News - MLA
Thursday, December 15, 2022 02:46 PM

Note from MLA Staff

As the MLA staff reflected on our work in the past year, a few things were very clear to all of us - we are thankful for the right to read and we are proud to work on behalf of all Michigan libraries and Michigan residents to stand up for intellectual freedom and oppose censorship. We wanted to take a moment to share how the right to read and access to books have impacted our lives and thank the library community for the work you do every day to make sure everyone in your community is represented in your collections! 


I am grateful each and every day to work for an organization where my freedom to read is protected, my choices are my own, and my values are matched by the sheer intensity of purpose of MLA’s membership and leadership. 

When did censorship begin to matter to me? As a parent of a high school student back in 2007, several books that were part of the curriculum in my daughter’s English class were subjected to a challenge – one of which was “The Freedom Writers Diary” – a true story with real, candid, and very personal diary entries written by “at risk” students at a Los Angeles high school and their teacher, Erin Gruwell, who inspired them. 

It was the right book for my daughter to read. 

That particular book (along with a few others) was challenged by members of a local group, the Livingston Organization for Values in Education (LOVE), because it contained sexual themes, gang and racial violence, racial slurs and profanity. The fight was long and intense, even resulting in an FBI investigation that reviewed the book for any violations to obscenity laws. Ultimately, the school board (and the FBI) made the right decision, from an educational and constitutional perspective, in supporting students’ freedom to read. My daughter and her classmates’ voices were heard, their values were solidified and upheld. 

It was the right book for my daughter to read. 

That book continues to resonate with our family and we recognize its positive effect and transformative power on our lives. After reading this book, my daughter's worldview changed. She knows now that not everyone grew up in the same kind of environment and household that she did. She was able to critically think about and apply the contents of this book to other areas of her life. She learned that being a loud and proud activist and speaking from the heart is always best. And best of all…she exudes empathy and compassion for others in ways that make me so proud to be her mom. All from one book.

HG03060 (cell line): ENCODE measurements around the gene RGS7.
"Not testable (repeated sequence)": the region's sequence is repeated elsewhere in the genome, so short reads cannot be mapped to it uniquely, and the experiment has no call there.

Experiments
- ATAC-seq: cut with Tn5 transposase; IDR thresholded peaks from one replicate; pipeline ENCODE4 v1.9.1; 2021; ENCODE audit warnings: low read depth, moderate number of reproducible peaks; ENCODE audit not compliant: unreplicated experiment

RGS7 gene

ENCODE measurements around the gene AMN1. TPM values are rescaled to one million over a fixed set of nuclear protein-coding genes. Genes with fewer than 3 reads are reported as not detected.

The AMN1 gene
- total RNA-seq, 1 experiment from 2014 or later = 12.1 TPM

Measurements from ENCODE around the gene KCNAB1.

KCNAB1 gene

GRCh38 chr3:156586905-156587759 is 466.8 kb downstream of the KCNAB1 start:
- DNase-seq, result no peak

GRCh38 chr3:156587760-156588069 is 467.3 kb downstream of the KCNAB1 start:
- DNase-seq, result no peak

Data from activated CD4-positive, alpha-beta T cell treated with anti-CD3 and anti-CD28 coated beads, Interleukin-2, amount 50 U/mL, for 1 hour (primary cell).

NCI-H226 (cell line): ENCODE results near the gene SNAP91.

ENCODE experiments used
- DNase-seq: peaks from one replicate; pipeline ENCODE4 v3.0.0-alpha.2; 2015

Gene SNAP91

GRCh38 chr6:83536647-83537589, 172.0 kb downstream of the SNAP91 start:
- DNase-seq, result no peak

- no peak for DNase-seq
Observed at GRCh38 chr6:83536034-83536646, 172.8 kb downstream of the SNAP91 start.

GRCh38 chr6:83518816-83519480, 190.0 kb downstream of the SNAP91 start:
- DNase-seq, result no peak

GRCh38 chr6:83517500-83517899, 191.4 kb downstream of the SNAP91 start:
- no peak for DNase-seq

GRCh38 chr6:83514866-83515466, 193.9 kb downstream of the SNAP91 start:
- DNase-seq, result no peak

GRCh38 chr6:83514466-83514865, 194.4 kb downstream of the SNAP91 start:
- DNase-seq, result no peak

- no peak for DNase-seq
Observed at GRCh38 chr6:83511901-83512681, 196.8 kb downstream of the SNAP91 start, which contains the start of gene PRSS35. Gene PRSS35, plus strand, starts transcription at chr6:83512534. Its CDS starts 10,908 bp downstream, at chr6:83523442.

It was the right book for my daughter to read.

I love that our libraries allow and encourage me to explore the world around me and find wonder and sometimes negativity in experiences that I have not had through the books on your shelves. I am grateful that these materials have informed, entertained, and/or allowed my family to see the world in a new light. Many of these books have added to the empathy my family feels for our fellow humans by allowing us to intellectually and emotionally witness (and grasp) the effects of events that are all too familiar to some but not to others.  

Thank you to our libraries for the joyful and delightful, the thought-provoking and the grave, the momentous and the sobering stories that grace your shelves for every Michigander to digest. There truly is something for everyone and we all have the freedom to choose what is right for us. Wishing you all a beautiful and well-read holiday season.


Deborah E. Mikula 
Executive Director


I have always been thankful for my local library, and my appreciation has grown stronger since being employed at the Michigan Library Association. I am so grateful for the opportunity to walk into my community library and pick out any book I want to read. Reading is a way I like to escape from the everyday routines of life.  Often, I can relate to the characters and the challenges they may be facing. It’s helpful to know others may be going through the same thing and it’s very comforting to know I am not alone. Books have opened a whole new thought process in helping me to realize I just may have been misinformed about a certain topic or issue. Having the privilege to read books that have been censored, has taught me greater empathy and a better understanding of those who are underrepresented.